294 One such bill was the controversial Prohibition of Forcible Conversion of Religion Bill, passed in the state of Tamil Nadu on October 31, 2002. The law was widely criticized for making it more difficult for poor people, persecuted minorities, and those ostracized under the caste system to convert to another religion. Human Rights Watch, World Report 2003, p. 240. The law nevertheless found support with the BJP-led federal government (Ibid.), and remained in force until June 7, 2006, when it was repealed by the Tamil Nadu Prohibition of Forcible Conversion of Religion (Repeal) Act, 2006 (Tamil Nadu Prohibition of Forcible Conversion of Religion (Repeal) Act, 2006 – www.tn.gov.in/acts-rules/law/ACT_10to12_131_07JUN06.pdf (accessed February 7, 2007). More recently, on September 19, 2006, the state of Gujarat passed a law that classifies Jainism and Buddhism as branches of Hinduism, even though the Indian constitution classifies the two as separate religions. The new law makes conversion from Hinduism to Buddhism or Jainism easier, because the conversion is deemed to be an “inter-denominational” one. However, the purpose of the bill, according to government critics, is to ensure that Dalits do not convert to Islam or Christianity, and that those who convert to Buddhism or Jainism remain a part of Hinduism and thus remain likely to vote for the Hindu nationalist BJP, which heads the state of Gujarat. The leader of Gujarat’s opposition Congress party said that the BJP-led government of Gujarat was using the law as a “tool” to maintain its bedrock of votes. Rajeev Khanna, “Anger Over Gujarat Religion Law,” BBC News, September 20, 2006, http://news.bbc.co.uk/2/hi/south_asia/5362802.stm (accessed February 7, 2007). Dalit leader Udit Raj, chairman of the All India Confederation of SC/ST Organization poignantly asserts: “[Hindu extremists are trying to assimilate] Buddhism and Jainism into Hinduism. Where is the freedom to choose your own faith?” “Dalits to Burn Anti-Conversion Laws at Nagpur Rally,” The Indian Catholic, October 11, 2006.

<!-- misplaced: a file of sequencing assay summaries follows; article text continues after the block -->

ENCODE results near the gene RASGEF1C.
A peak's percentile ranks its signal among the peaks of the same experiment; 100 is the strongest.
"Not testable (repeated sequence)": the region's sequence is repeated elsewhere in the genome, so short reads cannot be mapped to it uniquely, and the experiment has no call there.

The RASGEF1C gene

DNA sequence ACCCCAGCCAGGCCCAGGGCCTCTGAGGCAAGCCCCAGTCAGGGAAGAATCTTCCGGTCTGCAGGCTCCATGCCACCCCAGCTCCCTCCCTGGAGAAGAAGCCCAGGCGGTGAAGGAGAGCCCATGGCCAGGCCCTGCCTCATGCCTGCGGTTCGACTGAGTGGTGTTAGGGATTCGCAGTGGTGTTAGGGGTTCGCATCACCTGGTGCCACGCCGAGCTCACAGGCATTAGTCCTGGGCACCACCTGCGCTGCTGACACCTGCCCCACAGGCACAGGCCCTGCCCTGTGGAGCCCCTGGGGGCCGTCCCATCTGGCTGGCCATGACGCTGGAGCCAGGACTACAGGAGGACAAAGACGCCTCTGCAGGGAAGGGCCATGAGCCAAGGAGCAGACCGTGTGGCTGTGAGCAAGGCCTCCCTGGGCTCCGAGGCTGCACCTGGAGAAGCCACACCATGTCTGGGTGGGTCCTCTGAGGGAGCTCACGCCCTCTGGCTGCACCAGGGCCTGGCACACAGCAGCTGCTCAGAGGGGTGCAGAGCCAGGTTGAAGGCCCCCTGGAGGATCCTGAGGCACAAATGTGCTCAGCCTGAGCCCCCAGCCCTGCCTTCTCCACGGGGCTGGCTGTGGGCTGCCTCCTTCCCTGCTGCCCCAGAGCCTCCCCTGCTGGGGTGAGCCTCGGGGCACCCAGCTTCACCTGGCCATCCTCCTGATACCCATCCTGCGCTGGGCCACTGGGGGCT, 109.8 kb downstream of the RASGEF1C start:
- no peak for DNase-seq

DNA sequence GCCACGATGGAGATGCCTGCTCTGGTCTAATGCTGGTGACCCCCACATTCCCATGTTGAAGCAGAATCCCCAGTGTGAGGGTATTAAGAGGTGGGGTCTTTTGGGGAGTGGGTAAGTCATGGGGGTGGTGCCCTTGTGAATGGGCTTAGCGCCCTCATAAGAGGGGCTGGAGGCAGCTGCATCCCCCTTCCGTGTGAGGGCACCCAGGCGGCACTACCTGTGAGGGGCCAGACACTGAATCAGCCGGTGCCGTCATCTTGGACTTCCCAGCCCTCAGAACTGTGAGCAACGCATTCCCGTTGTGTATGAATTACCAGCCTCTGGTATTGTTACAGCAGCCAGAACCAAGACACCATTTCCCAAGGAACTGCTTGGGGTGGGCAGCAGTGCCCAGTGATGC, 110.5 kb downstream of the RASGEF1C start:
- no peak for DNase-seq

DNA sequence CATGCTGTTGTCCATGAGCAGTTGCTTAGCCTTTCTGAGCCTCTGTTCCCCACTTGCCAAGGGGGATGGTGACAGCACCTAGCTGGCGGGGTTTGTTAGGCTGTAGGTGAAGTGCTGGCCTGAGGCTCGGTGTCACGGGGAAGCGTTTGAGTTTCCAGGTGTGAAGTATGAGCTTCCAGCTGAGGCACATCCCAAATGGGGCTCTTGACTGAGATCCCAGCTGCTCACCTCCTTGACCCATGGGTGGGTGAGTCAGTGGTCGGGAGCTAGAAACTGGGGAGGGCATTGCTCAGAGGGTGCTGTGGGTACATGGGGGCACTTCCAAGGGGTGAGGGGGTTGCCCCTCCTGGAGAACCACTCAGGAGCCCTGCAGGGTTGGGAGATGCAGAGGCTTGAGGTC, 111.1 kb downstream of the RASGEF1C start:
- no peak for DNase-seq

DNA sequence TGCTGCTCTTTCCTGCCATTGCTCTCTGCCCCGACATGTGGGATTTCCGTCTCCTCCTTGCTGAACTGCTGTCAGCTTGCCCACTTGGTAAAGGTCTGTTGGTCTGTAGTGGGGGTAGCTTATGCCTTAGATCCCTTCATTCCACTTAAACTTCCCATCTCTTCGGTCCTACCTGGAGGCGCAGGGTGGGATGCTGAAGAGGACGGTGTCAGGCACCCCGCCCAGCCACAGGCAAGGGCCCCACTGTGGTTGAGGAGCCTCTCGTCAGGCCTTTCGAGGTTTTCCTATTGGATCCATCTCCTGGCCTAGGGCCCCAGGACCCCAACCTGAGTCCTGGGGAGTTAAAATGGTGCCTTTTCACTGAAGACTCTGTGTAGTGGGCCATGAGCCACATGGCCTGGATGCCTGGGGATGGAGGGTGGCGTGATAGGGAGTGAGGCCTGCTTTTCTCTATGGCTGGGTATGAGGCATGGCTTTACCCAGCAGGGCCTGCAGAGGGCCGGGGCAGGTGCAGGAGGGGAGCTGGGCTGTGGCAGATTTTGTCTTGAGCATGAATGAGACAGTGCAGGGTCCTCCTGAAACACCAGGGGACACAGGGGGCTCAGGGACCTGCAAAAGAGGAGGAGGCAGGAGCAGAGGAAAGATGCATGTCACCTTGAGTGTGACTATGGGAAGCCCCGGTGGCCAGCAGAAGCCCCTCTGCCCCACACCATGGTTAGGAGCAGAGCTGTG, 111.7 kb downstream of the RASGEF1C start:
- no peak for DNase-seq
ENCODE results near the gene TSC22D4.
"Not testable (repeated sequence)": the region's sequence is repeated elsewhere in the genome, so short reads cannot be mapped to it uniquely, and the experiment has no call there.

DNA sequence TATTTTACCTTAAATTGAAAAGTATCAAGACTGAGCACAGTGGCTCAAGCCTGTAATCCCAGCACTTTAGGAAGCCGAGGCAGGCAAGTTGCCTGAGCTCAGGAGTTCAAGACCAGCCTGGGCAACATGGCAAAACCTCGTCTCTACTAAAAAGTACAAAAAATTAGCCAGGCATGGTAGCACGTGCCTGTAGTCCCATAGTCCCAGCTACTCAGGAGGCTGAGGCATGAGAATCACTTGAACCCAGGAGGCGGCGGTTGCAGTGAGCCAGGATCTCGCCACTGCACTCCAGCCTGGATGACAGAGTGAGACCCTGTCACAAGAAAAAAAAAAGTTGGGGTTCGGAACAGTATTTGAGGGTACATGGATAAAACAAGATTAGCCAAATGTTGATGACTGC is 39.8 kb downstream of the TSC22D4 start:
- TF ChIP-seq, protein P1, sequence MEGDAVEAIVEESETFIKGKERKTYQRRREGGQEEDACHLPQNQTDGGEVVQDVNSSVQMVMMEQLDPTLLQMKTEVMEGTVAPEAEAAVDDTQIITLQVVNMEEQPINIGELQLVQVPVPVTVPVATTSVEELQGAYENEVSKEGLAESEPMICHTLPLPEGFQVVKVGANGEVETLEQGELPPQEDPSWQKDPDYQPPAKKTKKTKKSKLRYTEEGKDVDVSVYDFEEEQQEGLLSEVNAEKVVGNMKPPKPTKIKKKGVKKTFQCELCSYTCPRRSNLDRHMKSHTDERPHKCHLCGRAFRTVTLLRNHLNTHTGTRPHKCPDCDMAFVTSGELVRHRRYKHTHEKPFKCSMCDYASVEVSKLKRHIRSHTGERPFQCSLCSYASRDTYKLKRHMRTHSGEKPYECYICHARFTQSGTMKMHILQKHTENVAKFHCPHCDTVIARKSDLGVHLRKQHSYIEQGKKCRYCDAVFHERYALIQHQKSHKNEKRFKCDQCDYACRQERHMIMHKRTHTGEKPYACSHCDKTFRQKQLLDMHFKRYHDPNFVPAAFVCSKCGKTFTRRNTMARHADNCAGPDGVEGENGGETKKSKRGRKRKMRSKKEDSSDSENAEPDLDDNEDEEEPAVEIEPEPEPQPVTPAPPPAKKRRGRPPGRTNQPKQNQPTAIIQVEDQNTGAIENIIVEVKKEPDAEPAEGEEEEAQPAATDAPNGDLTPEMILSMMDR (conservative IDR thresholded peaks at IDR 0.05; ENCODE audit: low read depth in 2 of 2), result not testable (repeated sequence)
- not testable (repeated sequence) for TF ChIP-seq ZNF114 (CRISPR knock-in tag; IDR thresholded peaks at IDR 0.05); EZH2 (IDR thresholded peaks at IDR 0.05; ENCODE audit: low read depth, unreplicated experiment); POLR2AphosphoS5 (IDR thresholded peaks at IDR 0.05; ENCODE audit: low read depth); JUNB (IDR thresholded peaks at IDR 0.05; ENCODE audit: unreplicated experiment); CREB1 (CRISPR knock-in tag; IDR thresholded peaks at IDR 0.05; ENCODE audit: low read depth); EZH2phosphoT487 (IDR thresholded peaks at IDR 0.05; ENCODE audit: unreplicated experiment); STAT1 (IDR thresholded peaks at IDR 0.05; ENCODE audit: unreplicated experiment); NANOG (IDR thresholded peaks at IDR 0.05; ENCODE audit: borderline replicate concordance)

295 “VHP orchestrates mass reconversion in Orissa,” Deccan Herald, May 2, 2005, http://www.deccanherald.com/deccanherald/may22005/national13399200551.asp (accessed February 7, 2007).

In her standard German language work on the condition of Dalits, Brigitte Voykowitsch concurringly quotes Philomen Raj, the leader of the commission of Catholic Churches in India, who seeks to help fight discrimination against Dalits in the church, but who also with all other Dalits plans campaigns all across India:

“Dalits convert due to the oppression that they suffer. Actually, however, they lose when they convert to Christianity. Only untouchable Hindus, Sikhs and Buddhists are officially considered so-called ‘scheduled castes,’ which are registered castes with claims to state support measures such as quotas for places at university and for civil service jobs. We are fighting for Dalits to be accepted as a registered caste, because they suffer under the same economic and social disadvantages.”[7]

In a collective volume of the Evangelical Missions Association in Hamburg, one of the affected parties writes regarding the difference in treatment received by Dalits and Adivasis, the underprivileged tribal people of India: